Essentially, each player gets to start with two dice from each color. On their turn, they can draft from the collective pool, their own pool of dice, or one from each. Not only can players plan their turns further in advance, but it helps round out the reliance on luck for later rounds if you play your cards right.
Plus, if you’re worried about your terrible luck with rolling dice, you’ll only have to roll them a couple times a game.
Your eyes will be immediately drawn to this game. The box art of Sagrada is beyond incredible, and you instantly know what the game is about. It’s right up there with my favorites.
The choice to use translucent dice is a winner, since it takes the semi-abstract nature of the game and transforms it to a recognizable visual medium. It definitely wouldn’t have the same appeal with opaque dice, or if the player mat wasn’t shaped like a tall window.
In fact, the powerful aesthetics of the game are exactly why Sagrada shouldn’t be considered an ‘abstract’ game. Players feel like they’re literally creating a beautiful stained glass window, and the designers nailed the theme perfectly.
Sagrada is relatively light in terms of complexity. Fans of Azul, particularly Azul: Stained Glass of Sintra will find comfort in some of the distinct similarities between the games. At its core, Sagrada is easy to teach and its components are familiar to people just getting into the hobby.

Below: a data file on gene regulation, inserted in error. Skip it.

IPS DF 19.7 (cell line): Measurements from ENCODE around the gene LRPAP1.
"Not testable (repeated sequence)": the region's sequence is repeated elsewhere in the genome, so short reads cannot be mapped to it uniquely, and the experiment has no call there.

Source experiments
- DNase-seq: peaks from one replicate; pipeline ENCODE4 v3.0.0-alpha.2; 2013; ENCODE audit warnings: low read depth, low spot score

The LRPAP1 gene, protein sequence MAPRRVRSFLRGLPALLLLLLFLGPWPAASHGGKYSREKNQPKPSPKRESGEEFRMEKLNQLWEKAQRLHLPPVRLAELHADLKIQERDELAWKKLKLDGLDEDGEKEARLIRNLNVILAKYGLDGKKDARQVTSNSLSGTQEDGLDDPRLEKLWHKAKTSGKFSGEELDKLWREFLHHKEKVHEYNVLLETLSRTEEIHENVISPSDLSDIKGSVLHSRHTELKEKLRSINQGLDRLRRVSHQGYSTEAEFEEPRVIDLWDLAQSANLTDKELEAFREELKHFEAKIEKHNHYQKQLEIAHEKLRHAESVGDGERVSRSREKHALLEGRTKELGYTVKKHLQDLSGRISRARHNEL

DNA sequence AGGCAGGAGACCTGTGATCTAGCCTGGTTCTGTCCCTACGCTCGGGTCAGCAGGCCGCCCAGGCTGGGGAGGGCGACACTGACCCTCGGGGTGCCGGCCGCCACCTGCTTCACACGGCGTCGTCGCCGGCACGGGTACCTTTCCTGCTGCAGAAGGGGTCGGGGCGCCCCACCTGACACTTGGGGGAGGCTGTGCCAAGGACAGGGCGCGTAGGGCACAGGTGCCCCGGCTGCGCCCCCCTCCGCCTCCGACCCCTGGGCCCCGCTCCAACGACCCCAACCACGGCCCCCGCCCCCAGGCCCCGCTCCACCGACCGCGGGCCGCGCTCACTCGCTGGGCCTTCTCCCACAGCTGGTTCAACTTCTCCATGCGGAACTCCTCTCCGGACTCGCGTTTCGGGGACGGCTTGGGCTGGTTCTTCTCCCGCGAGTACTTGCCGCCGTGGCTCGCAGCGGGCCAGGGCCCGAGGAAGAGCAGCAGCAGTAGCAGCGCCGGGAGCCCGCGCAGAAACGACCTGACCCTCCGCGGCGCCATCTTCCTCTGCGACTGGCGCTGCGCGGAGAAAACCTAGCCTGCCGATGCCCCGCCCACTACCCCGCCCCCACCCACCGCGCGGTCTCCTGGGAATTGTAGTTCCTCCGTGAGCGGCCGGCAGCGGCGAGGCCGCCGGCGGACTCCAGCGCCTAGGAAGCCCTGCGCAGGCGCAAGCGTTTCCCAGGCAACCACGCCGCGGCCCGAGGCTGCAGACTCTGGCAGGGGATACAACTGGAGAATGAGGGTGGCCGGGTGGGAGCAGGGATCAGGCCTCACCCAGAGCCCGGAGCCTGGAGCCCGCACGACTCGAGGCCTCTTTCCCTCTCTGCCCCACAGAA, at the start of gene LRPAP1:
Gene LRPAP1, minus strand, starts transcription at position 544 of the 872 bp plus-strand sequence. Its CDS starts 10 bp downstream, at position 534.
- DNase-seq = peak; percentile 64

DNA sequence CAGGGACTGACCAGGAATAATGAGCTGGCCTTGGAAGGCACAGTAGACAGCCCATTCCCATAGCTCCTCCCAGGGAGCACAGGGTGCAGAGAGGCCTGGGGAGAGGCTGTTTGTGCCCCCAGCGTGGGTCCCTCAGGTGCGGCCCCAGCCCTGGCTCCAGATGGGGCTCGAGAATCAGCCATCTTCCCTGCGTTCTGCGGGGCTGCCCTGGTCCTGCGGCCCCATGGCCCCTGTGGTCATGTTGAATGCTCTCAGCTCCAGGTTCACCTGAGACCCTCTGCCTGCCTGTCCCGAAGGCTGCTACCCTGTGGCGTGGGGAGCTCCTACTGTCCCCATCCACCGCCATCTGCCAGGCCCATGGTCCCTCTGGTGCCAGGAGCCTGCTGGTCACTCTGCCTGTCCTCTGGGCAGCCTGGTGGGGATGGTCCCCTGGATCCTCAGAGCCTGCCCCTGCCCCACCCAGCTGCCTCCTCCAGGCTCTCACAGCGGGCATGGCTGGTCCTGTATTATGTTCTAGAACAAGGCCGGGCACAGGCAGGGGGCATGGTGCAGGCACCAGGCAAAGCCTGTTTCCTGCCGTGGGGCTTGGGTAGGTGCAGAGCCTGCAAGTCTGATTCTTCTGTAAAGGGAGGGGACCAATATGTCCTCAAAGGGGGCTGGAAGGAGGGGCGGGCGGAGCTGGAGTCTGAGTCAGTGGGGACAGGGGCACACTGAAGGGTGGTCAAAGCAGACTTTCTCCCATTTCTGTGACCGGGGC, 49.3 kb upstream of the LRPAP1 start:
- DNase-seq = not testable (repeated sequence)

If you enjoy drafting mechanics, like those in Sushi Go, this will probably be a game that you enjoy. The puzzle-aspect of building your window helps keep all players engaged, even if you typically enjoy games with more weight behind them.
Regardless, you’ll find it very difficult to stop staring at the wonderful windows that everyone is crafting around you. It’s also a major plus that each game can usually be played in under an hour.
Another great part about the game is that it’s relatively laid back. Sure, there are instances where you’ll be on the edge of your seat HOPING that nobody takes that blue-five dice that you’ve been eyeballing. However, for the most part everybody is just casually choosing dice and thinking about the best way to incorporate those dice into their window.
The public objective cards help give everybody an idea of how to stop other players from scoring too many points. Where the real fun comes in is the reveal of the private objectives! Every player has their own personal point-scoring objectives that can massively turn the end-of-game scoring right on its head.
There has hardly been much of a point disparity in the games I’ve played. Typically there is a close race for first place and the other players aren’t far behind. This tension provides an edge of mystery to the game, as you sit there wondering why Nate would be drafting SO MANY RED DICE.
Sagrada: Exceptional Beauty
I’ve talked a lot about how Sagrada’s presentation is beautiful, gorgeous, stunning, and awesome. Don’t get me wrong; this game is more than just a pretty face. It’s an excellent puzzler that just so happens to have some fantastic curb appeal.
In fact, I’m going to slap down our Seal of Awesomeness right on top of the box! This game will be in my collection for a long time, and I doubt it’ll ever collect any dust.
And if it does? I’ll just break out the Windex.
You can get Sagrada here or, better yet, ask for it at your FLGS.